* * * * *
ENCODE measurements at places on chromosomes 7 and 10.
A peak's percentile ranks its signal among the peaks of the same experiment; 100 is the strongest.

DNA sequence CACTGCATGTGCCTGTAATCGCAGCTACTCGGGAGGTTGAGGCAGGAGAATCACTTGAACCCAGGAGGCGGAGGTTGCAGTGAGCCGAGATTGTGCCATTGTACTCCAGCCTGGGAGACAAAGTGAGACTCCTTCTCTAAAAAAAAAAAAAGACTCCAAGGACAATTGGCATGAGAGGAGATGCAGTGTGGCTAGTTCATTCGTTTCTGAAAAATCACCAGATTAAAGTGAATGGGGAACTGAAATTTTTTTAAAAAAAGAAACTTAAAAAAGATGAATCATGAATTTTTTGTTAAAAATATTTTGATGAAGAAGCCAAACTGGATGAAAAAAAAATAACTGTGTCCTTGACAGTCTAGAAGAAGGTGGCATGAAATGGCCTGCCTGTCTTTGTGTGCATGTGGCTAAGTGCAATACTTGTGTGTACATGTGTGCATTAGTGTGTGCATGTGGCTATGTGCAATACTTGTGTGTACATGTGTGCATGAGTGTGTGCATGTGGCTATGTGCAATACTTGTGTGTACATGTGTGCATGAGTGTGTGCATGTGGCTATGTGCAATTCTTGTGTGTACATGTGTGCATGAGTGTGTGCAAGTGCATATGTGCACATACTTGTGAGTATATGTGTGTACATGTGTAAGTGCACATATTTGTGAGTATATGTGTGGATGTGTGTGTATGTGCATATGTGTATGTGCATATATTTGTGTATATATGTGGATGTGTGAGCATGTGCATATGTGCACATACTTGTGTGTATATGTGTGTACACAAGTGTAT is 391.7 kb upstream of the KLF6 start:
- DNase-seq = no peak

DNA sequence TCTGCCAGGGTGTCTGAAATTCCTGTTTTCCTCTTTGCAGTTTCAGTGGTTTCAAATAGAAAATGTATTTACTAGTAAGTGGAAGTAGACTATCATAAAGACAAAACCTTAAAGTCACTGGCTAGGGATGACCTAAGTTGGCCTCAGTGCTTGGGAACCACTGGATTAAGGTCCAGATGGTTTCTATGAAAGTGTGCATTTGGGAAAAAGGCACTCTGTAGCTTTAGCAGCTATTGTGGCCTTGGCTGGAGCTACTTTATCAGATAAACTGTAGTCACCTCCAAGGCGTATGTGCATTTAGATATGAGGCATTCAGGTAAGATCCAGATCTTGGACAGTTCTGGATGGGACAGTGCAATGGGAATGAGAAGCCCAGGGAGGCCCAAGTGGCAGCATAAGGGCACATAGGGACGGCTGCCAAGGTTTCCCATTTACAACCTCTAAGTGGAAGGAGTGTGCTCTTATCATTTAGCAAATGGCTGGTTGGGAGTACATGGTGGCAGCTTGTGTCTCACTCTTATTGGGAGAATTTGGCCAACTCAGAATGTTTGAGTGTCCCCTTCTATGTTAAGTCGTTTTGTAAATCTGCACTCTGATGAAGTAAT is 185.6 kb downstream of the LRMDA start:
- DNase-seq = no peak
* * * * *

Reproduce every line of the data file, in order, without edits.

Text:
ENCODE measurements at places on chromosomes 7 and 10.
A peak's percentile ranks its signal among the peaks of the same experiment; 100 is the strongest.

DNA sequence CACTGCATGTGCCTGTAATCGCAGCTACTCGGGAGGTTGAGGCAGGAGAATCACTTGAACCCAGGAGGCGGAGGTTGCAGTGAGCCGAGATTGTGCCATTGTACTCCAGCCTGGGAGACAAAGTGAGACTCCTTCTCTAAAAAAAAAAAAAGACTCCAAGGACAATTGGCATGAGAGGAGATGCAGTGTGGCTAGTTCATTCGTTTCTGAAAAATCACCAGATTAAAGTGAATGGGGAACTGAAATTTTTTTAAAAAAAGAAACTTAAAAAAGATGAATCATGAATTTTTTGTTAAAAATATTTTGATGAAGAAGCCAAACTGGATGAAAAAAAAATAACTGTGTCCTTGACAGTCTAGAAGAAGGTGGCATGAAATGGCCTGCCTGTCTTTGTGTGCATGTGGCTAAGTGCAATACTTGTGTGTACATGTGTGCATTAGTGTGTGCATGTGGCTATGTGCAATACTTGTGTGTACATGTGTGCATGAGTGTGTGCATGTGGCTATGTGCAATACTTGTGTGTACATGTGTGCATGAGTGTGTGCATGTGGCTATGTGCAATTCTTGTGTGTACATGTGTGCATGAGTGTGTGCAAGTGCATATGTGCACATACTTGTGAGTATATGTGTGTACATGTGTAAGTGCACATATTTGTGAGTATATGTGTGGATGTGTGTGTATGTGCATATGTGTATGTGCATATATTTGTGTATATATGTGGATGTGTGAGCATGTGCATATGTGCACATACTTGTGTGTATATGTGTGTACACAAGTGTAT is 391.7 kb upstream of the KLF6 start:
- DNase-seq = no peak

DNA sequence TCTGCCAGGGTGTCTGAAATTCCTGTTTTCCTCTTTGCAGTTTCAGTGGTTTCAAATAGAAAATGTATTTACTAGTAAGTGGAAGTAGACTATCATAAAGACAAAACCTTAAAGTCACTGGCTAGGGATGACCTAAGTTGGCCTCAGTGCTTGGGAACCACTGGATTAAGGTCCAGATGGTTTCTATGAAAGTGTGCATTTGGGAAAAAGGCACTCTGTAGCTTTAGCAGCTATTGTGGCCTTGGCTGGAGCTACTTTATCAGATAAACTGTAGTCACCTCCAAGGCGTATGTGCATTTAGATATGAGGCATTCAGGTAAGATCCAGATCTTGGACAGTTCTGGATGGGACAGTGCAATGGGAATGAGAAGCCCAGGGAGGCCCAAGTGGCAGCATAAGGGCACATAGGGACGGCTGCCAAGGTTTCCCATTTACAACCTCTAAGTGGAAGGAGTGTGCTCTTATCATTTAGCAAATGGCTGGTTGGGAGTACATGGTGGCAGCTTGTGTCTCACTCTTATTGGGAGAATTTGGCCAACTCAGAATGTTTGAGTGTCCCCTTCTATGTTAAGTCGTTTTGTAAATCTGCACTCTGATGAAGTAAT is 185.6 kb downstream of the LRMDA start:
- DNase-seq = no peak